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NAME: Smith, William C.
OBIT: "The clipping is undated and the newspaper not named, but the transcription is as follows:"
Smith.-W.C. Smith died at Rockwell City, Iowa, Oct. 31, 1885. He was born in Indiana county, Pa., Sept. 10 1805; removed in 1857 to Illinois, and in 1868 to Calhoun county, Iowa. He was married to Miss Mary Hanna, and after her death to Mrs. Lillie McLaughlin. He had fourteen children, seven of whom survive him. At the age of thirty he was converted, and united with [t]he M.E. church. As a citizen he took an active interest in questions having a moral bearing. With in the past year he dictated from memory a poem that he wrote over fifty years ago upon the wrongs of slavery, which breathes a Christian spirit of sympathy for the downtrodden. He was also an earnest advocate of the temperance reform, and in recent years an ardent friend of prohibition, believing, in the light of the experience and observation of half a century, this to be the only effective method of dealing with the liquor traffic. He retained his vigor so fully that not until a few hours before his death did his friends think of the end as near; but death did not find him off his guard. His loins were girded and his light burning, and he died as he had lived, firm in the faith of the gospel, and his life remains a precious illustration of the value of Christian faith in life and in death.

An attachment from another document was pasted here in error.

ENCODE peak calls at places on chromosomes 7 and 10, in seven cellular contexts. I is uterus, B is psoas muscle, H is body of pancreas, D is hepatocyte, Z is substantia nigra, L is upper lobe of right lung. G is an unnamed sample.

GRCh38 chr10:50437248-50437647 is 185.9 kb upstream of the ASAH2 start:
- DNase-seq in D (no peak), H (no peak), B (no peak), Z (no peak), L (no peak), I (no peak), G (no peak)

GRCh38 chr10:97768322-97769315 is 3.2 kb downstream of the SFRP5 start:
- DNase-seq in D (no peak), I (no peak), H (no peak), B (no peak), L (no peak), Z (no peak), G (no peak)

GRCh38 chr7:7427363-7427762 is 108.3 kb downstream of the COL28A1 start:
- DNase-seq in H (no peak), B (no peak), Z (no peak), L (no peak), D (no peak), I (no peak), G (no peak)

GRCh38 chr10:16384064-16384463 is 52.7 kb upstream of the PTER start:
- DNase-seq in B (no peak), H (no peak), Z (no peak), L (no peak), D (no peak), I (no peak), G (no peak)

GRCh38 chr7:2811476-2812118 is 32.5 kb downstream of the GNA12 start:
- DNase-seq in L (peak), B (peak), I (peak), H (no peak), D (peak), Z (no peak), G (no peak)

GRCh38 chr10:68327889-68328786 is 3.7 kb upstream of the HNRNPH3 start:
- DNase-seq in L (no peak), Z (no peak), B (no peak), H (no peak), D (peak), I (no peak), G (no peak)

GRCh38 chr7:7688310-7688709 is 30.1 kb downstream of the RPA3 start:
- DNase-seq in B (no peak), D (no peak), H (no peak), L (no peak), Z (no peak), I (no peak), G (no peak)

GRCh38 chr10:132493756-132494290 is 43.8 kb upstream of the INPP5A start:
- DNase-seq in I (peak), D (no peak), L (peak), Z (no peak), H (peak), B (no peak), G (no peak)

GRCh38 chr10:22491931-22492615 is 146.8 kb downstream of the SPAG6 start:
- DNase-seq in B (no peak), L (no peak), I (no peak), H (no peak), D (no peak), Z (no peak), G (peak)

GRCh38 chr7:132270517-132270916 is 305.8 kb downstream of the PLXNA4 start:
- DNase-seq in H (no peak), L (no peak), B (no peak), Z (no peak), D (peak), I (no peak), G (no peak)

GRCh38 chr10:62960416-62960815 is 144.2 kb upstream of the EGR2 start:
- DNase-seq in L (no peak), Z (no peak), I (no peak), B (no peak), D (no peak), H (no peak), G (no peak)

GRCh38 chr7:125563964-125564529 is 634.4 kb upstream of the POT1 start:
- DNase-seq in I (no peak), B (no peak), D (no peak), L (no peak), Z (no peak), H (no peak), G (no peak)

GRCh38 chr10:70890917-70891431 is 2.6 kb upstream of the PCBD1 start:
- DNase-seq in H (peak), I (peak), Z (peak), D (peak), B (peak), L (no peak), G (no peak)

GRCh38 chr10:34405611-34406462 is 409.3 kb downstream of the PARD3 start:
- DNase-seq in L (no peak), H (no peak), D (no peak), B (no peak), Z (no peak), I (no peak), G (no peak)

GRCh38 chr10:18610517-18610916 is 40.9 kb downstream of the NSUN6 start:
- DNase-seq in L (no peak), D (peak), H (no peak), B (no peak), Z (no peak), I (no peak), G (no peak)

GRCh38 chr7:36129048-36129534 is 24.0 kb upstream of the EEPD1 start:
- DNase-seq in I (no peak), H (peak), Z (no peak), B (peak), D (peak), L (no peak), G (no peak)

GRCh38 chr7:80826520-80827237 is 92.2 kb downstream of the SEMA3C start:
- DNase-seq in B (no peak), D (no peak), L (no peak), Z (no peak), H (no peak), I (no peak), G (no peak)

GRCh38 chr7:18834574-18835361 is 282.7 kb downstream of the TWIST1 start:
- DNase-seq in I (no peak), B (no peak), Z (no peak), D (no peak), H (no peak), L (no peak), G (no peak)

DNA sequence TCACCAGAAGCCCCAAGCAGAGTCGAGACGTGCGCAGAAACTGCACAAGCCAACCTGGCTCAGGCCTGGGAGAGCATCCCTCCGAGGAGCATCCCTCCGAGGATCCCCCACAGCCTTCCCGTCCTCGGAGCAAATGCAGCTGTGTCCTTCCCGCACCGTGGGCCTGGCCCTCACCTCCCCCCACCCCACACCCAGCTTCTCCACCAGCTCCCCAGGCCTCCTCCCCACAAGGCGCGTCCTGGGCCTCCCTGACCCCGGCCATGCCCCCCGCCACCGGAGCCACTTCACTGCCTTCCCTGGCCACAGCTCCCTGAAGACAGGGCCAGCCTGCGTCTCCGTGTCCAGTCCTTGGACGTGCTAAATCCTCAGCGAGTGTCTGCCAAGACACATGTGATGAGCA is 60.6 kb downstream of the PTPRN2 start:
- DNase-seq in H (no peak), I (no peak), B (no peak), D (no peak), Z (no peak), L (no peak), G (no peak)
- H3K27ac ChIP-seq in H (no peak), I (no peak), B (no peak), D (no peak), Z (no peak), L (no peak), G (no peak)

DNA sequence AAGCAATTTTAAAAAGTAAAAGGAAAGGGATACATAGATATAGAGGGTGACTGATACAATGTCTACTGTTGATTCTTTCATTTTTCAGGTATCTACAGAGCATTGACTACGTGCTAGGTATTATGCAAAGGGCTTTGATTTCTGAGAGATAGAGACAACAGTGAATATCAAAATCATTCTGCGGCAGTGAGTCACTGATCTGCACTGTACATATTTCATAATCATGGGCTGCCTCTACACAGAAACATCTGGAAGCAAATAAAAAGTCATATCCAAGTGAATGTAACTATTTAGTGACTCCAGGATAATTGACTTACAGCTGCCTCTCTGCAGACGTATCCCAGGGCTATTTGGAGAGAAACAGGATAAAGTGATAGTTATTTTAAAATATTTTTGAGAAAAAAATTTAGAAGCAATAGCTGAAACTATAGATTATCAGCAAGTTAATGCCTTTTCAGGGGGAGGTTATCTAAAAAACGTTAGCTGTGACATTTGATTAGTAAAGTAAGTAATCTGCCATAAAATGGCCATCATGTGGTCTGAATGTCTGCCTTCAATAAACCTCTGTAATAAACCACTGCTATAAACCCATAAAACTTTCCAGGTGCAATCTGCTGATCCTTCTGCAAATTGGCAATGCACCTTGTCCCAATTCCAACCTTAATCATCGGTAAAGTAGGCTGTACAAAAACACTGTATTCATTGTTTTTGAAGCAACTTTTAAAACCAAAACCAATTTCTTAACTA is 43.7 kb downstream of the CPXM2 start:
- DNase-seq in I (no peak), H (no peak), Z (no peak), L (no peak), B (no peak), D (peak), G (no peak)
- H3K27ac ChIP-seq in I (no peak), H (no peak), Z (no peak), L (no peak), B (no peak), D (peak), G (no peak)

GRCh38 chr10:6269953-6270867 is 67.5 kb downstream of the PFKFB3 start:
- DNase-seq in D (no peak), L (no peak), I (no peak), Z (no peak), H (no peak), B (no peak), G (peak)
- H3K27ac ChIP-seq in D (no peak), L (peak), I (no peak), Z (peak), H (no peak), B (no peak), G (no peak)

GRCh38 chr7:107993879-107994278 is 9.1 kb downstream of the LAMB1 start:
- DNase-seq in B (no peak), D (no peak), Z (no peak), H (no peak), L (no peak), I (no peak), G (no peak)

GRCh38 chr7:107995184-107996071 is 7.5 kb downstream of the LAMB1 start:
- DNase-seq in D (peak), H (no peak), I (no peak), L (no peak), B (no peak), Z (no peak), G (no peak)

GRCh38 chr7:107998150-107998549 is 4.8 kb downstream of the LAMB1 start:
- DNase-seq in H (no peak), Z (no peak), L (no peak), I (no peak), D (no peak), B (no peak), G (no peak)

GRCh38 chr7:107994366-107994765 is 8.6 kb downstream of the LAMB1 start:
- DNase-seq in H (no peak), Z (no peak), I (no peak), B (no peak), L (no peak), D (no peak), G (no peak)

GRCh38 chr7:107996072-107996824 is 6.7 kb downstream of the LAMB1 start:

|Contributed and transcribed by Merleen Gholdston|